Drug-induced liver injury (DILI) is increasingly being recognised as a significant cause of both acute and chronic liver disease. The most commonly implicated agents are paracetamol, antimicrobials, non-steroidal anti-inflammatory drugs, statins, isoniazid and herbal remedies. Drug-induced hepatotoxicity is generally idiosyncratic in nature. The pathogenesis of DILI remains enigmatic, but involves exposure to the toxic agent, mitochondrial injury, failure of adaptation, and innate and adaptive immune responses. Diagnosis of drug-induced liver diseases can be difficult, but the key to causality is to diligently exclude other causes of liver injury, and to identify a characteristic clinical drug-related signature. Management of drug-induced liver injury is symptomatic, with early referral to a liver transplant unit at the first hint of liver failure, especially in those with non-paracetamol-induced liver injury. Prevention of drug hepatotoxicity includes increased vigilance during pre-clinical drug development and clinical trials, alanine aminotransferase monitoring with certain drugs, better marketing strategies, and the future identification of both diagnostic and prognostic biomarkers.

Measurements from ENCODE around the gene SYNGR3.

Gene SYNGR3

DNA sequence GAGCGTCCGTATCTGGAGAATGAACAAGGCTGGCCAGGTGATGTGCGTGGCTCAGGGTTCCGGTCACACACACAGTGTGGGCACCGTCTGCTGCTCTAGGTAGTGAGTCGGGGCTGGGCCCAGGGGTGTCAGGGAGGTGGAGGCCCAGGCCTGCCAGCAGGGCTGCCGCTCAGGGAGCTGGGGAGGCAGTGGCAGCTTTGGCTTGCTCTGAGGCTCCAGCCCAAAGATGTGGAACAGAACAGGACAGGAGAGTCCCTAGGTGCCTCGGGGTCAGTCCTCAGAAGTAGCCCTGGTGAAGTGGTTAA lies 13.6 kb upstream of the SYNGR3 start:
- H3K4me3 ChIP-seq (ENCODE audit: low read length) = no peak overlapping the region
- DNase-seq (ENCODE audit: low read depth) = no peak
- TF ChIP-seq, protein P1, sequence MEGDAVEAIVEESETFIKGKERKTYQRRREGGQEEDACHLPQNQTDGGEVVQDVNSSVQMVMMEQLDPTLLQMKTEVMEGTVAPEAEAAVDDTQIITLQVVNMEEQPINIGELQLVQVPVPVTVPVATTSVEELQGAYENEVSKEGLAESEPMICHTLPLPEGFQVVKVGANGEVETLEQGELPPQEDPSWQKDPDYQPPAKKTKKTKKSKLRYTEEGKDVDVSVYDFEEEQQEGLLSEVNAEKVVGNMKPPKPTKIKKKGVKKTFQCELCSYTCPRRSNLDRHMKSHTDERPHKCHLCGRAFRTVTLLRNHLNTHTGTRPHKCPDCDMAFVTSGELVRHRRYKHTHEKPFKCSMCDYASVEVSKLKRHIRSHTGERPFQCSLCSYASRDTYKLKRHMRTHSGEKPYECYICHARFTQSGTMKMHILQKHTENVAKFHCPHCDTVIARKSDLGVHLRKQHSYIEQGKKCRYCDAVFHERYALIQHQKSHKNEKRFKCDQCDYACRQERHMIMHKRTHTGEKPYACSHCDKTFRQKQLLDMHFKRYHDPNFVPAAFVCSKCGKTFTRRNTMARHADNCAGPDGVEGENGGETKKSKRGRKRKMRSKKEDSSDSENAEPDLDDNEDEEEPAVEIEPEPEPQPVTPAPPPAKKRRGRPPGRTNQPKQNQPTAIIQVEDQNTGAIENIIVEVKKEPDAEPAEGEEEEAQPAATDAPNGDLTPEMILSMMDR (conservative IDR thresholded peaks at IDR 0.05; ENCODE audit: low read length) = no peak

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Drug hepatotoxicity, mostly due to paracetamol and idiosyncratic drug reactions, is the leading cause of acute liver failure (ALF) in the US and the UK, accounting for approximately 50% of all cases.1 2 3 Drug-induced ALF is also associated with high morbidity and mortality, with only a 20% survival in the absence of liver transplantation, though prognosis is better when the underlying aetiology is paracetamol.3 In the US, paracetamol overdose is responsible for more than 100 000 calls/year to poison control centres, 56 000 emergency room visits, and 2600 hospitalisations, as well 500 deaths.4 This exceeds by at least 3-fold the number of deaths related to all idiosyncratic hepatic drug reactions combined.5 In the UK, paracetamol overdose accounts for 200–500 deaths, and 20–40 liver transplants annually.6 7